Fisker Automotive CEO Tony Posawatz didn't attend yesterday's House committee hearing on the company's loan from the U.S. Department of Energy.

He's out desperately seeking saviors to avert bankruptcy for the struggling startup electric-car maker, but he still may have had the better day.

The title of the hearing, Green Energy Oversight: Examining the Department of Energy's Bad Bet on Fisker Automotive, promised rough sledding for the five witnesses called to testify.

Subsidizing Bieber, DiCaprio

And Representative Darryl Issa [R-CA], who heads the House of Representatives panel on Economic Growth, Job Creation, and Regulatory Affairs, didn't disappoint, slamming the Obama Administration for its lack of oversight.

"Mitt Romney, the day he left graduate school, would not have made [the] mistake" of loaning Fisker more money, Issa told cofounder Henrik Fisker.

Nor did Representative Jim Jordan [R-OH] disappoint, noting accurately that, "Taxpayers effectively subsidized luxury, novelty vehicles for the likes of Justin Bieber, Leonardo DiCaprio, and Al Gore."

Missed payment

The hearing came two days after Fisker missed a $10 million payment on its DoE low-interest loan, as predicted.

It was covered by international news services--including Reuters and Bloomberg--D.C. political outlets, including The Hill and Politico, and the newspapers The Detroit News and the Detroit Free Press.

The House committee released selected documents at the hearing, including memos from DoE officials.

Partisan ploy?

White House spokesman Jay Carney quickly attacked the release as a partisan ploy by Issa and his fellow Republicans to embarrass the Obama White House and its green energy programs.

Henrik Fisker, CEO & founder, Fisker Automotive, at 2012 Fisker Karma event, Los Angeles, Feb 2012

Henrik Fisker, CEO & founder, Fisker Automotive, at 2012 Fisker Karma event, Los Angeles, Feb 2012

“The committee’s efforts to stoke false controversy by selectively leaking a few out-of-context documents," Carney said in a statement, "just do not stand up to scrutiny."

The partisan aspect of what one D.C. political reporter privately termed a "show trial" led other Democrats to respond as well, noting that the bulk of the DoE loans are being repaid on time.

Representative Gerry Connolly [D-VA] echoed that assessment, referring to the hearings as a "Soviet show trial."

By far the largest loans granted by the DoE advanced-technology vehicle manufacturing program went to Ford ($5.9 billion) and Nissan ($1.45 billion).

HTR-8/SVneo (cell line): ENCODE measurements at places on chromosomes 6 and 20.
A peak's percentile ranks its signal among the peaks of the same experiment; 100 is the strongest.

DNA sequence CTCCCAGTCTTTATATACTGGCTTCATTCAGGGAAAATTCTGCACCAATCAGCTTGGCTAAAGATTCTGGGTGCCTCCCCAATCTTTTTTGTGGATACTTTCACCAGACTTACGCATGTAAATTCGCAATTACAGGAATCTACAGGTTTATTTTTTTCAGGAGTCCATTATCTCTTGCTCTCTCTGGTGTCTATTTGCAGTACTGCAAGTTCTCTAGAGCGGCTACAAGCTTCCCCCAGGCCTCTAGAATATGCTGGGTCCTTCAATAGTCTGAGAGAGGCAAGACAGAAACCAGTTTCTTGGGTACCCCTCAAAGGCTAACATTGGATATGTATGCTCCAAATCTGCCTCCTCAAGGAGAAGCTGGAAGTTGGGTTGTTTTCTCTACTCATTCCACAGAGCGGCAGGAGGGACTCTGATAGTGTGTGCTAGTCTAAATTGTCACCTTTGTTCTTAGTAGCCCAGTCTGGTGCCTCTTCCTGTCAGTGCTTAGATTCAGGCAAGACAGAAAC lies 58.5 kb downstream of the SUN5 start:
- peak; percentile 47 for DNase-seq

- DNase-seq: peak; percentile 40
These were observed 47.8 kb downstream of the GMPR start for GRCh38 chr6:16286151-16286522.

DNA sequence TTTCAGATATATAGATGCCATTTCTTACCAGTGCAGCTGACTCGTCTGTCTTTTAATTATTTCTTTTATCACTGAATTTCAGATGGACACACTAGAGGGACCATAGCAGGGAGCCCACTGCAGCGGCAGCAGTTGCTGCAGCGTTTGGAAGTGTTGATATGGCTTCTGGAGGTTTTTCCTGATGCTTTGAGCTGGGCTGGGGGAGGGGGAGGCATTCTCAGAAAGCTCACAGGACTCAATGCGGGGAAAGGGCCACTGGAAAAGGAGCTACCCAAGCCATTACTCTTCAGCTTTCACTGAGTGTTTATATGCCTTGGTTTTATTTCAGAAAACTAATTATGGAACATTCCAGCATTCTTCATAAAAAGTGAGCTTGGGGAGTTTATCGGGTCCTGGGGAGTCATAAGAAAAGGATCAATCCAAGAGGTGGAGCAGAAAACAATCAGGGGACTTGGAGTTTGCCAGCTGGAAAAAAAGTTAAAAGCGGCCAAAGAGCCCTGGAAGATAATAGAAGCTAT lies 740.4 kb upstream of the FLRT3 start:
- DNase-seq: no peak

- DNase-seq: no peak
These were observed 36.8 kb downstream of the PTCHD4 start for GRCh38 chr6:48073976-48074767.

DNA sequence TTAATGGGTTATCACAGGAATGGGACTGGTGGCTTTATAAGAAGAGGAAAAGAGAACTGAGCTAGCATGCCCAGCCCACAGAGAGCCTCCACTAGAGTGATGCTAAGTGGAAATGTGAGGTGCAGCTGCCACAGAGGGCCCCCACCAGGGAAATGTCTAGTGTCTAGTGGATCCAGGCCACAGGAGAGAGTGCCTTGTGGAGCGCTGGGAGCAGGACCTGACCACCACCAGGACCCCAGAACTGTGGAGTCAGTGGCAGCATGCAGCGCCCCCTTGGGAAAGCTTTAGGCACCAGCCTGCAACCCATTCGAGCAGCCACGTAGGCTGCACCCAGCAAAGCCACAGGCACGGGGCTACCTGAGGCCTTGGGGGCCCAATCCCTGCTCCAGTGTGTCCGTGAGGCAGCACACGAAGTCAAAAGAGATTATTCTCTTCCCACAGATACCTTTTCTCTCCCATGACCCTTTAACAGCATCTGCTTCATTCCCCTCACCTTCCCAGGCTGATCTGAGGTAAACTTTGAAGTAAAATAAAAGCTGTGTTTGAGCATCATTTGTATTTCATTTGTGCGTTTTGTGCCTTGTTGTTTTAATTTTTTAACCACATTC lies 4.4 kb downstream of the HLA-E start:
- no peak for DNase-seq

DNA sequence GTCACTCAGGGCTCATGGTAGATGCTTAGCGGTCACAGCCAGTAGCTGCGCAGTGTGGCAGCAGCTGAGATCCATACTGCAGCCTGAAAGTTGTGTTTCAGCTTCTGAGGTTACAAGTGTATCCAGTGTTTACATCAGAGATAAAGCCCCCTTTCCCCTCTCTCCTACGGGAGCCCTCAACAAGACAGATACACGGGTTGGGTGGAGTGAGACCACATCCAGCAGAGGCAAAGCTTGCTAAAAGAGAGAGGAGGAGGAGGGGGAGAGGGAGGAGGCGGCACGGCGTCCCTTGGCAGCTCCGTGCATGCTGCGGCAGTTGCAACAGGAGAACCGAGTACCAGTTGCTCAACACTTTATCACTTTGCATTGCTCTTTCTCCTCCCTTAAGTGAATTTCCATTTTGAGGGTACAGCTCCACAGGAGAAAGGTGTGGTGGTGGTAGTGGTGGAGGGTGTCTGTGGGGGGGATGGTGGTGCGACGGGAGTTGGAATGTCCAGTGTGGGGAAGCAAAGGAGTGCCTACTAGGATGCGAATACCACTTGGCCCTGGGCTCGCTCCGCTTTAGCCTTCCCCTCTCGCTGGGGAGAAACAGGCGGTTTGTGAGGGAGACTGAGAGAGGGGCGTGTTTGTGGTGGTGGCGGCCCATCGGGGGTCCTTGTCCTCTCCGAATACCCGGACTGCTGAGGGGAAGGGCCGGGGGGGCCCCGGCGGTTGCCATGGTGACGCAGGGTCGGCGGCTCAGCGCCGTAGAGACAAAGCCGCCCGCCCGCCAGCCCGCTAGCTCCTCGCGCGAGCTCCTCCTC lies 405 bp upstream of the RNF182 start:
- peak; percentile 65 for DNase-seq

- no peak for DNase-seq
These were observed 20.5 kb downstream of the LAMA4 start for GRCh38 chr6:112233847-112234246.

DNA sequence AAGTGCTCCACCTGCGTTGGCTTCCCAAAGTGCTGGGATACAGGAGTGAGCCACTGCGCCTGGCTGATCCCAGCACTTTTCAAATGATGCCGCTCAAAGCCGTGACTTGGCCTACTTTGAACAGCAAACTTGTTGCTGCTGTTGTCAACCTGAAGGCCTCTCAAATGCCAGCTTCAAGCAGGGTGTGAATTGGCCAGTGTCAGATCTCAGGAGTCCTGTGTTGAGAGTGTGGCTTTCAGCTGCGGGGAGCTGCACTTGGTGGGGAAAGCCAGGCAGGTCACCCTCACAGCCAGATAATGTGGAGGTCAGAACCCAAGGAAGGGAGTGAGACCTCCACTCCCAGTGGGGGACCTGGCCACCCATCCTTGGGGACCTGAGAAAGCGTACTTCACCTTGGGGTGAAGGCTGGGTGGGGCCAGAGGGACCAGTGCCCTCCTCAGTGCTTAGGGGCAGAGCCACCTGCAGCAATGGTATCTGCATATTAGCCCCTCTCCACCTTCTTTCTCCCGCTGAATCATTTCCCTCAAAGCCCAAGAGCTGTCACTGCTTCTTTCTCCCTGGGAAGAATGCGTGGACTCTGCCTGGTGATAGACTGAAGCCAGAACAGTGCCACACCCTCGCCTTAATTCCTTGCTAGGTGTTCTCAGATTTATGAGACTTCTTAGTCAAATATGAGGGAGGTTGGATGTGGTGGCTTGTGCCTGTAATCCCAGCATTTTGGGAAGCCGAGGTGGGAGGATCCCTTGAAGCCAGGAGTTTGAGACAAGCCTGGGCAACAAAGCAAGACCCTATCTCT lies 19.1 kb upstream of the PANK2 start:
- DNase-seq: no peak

Silicon Valley startup Tesla Motors [NSDQ:TSLA] received $465 million; its Model S electric car is now in production.

Multiple missed deadlines

Among the points established during the hearings and afterward:

  • The Department of Energy under President George W. Bush encouraged Fisker to apply for the DoE loan program, according to cofounder Henrik Fisker
  • John Mizroch, formerly an acting assistant energy secretary and the person who Fisker said urged him to apply for the loan, disputed that assertion, telling Bloomberg it was "inaccurate"
  • A skeptical consultant to the DoE questioned whether Fisker was not meeting milestones in its loan agreement as early as June 2010, just nine months after it was granted a $529-million DoE low-interest loan
  • Fisker received funds for a further year, until the DoE froze disbursements in June 2011 after the company had drawn down $192 million of the loan funds
  • Of the funds received, $32 million came after Fisker said in February 2011 it had begun production of its Karma luxury plug-in car--although in fact it hadn't
  • That same year, the DoE downgraded Fisker's loan and began a credit-monitoring plan to keep close tabs on car sales, orders, and parts inventories
  • The company came close to running out of cash several times, including just as the Karma finally launched in the fall of 2011
  • Late that year, the DoE secretly agreed to extend the company's repayment deadlines by one year to allow it to sell the cars it was then building
  • A previously undisclosed quality problem was that if the driver left the car with the key, it would lock after 8 minutes--trapping other passengers inside with no way to escape
  • The Energy Department has recovered funds of $21 million from Fisker in the last few weeks
  • Fisker may seek bankruptcy protection, according to its COO Bernhard Koehler

The long and tortured history of Fisker Automotive included big promises, missed deadlines, and several hundred early vehicles riddled with quality problems.

It is thought to have built roughly 2,000 Karma electric sport sedans, the sole vehicle it managed to produce.


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